Thomas Jefferson boys use 3-pointers to wrap up Section 4-AAA title
By Mark Kaboly
Published: Tuesday, Feb. 4, 2014, 11:42 p.m.
Ask Thomas Jefferson coach Dom DeCicco who he would want to take a potential game-winning 3-point shot to clinch a second consecutive Section 4-AAA championship, and Eric Fairman would be way down on that list.
Actually Fairman might not even make that list, and you wouldn't get much of an argument from the bruising senior forward more known for his play in the paint than anything else.
Making only four 3-pointers all season, Fairman found himself where he is the most comfortable — with a chance to be the hero.
Fairman's 3-pointer as time expired highlighted an improbable 73-72 come-from-behind victory over host Steel Valley (13-4, 7-4) in a game that featured 25 ties and lead changes.
“This is the type of game I expected,” DeCicco said. “Well, maybe not the final seconds.”
What a stunning final seconds it was as Thomas Jefferson (18-2, 10-1) scored nine points on three 3-pointers over the final 21 seconds to overcome a six-point deficit to win its 11th straight game and solidify itself as one of the top seeds in the upcoming Class AAA playoffs.
It was Steel Valley's first lost at home this season.
“It is going to sting for a while, and it's going to be one that they are going to remember,” Steel Valley coach Shawn McCallister said.
The Jaguars have Fairman's unlikely heroics to thank for that.
“He wasn't my first choice to take that shot, that's for sure,” DeCicco said.
“The kid just loves the limelight. One thing about him, whether he makes that shot or not, he isn't afraid to make that play.”
It was Fairman's second game-winner in two weeks. His last-second layup against Elizabeth Forward on Jan. 24 gave TJ another improbable come-from-behind win.
This time was a little different kind of game-winner for Fairman.
“I don't shoot threes,” Fairman said. “Of all the 22 people on the team, I am the last one you want taking that shot.”
But the Jaguars had limited options after finding themselves down late in the game. Steel Valley appeared to finally take control midway through the fourth quarter because of the play of Dorian Broadwater.
Broadwater scored 11 of his 21 points over the final 4:32, including nine of Steel Valley's 11 points after TJ took a 62-61 lead with two minutes left.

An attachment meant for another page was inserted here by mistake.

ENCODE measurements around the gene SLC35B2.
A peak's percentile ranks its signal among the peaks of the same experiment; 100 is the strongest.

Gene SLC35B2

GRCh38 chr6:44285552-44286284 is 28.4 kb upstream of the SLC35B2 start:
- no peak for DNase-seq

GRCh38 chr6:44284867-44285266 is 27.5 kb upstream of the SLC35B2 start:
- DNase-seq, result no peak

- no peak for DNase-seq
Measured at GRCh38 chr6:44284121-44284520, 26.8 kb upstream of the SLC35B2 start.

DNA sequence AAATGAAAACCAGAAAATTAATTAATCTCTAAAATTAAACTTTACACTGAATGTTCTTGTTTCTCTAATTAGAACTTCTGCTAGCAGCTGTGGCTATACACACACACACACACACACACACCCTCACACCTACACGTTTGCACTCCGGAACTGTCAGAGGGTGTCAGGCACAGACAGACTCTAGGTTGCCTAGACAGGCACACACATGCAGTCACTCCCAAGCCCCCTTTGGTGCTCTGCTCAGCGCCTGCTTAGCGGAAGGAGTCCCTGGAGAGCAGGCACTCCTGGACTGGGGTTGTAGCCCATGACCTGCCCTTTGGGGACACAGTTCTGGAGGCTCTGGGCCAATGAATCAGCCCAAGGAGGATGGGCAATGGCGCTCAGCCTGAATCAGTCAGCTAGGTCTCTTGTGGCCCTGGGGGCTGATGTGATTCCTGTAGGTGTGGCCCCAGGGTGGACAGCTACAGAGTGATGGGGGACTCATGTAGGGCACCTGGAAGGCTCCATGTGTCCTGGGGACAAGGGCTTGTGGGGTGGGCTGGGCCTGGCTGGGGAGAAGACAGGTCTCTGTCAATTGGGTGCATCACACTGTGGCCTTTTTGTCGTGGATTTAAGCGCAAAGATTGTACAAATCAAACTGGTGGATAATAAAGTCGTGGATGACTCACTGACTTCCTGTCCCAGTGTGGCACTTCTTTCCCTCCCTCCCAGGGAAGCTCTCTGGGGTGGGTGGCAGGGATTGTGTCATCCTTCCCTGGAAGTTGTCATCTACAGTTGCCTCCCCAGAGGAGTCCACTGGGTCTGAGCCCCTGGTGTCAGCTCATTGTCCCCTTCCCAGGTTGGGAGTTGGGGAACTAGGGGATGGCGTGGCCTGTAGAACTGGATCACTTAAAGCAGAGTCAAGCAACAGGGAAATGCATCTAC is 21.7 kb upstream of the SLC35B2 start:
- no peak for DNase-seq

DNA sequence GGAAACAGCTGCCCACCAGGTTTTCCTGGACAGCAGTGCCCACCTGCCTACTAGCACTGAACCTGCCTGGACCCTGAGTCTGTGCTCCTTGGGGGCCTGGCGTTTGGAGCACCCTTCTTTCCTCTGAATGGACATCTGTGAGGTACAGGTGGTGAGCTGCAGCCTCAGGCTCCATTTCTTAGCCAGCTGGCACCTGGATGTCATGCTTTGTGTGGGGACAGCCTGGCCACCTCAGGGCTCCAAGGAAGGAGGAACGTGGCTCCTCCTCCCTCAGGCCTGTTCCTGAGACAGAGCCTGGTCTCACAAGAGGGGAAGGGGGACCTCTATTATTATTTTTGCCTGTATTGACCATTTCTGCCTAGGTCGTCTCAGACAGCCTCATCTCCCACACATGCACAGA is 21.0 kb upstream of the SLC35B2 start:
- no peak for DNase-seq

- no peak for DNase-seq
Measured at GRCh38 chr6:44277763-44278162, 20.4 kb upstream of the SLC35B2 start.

The Ironmen led 71-64 with 21 seconds left.
“At that point, I was saying on the bench a couple of times that we have to be positive because we want to beat West Mifflin Friday,” DeCicco said. “When you have a lot of seniors who have been through the wars, you are never out of the game.”
But it did look grim, especially when Charlie Scharbo fouled out down the stretch.
“Of course, there was some doubt,” Fairman said. “But we have a never-quit mentality. There is something special about this team.”
Zach Talley, who scored a game-high 24 points, hit his fifth 3-pointer with 21 seconds left to make it 70-67.
After Broadwater made one foul shot, Zack Good converted his fourth 3-pointer of the game to get the Jaguars within 71-70 with 9.8 seconds left.
After Kennedy Smith made the back end of a one-and-one to make it 72-70, it was Fairman's time to shine.
Good raced down the court and found Fairman on the wing right in front of TJ's bench.
“I'd want Fairman to take that shot any day of the week,” McCallister said. “We were covering all of their shooters and was comfortable with him taking that shot. He stuck it. Give him credit.”
Steel Valley wasted a solid effort from Broadwater (21 points) and junior center Dom Keyes, who finished with 22 points, 18 rebounds (nine offensive) and 5 blocks. Ajan Smith added 12 points for the Ironmen.
“They deserved to win that game, we didn't,” DeCicco said. “But still, our kids found a way to win.”
Mark Kaboly is a staff writer for Trib Total Media. Reach him at email@example.com or via Twitter @MarkKaboly_Trib.
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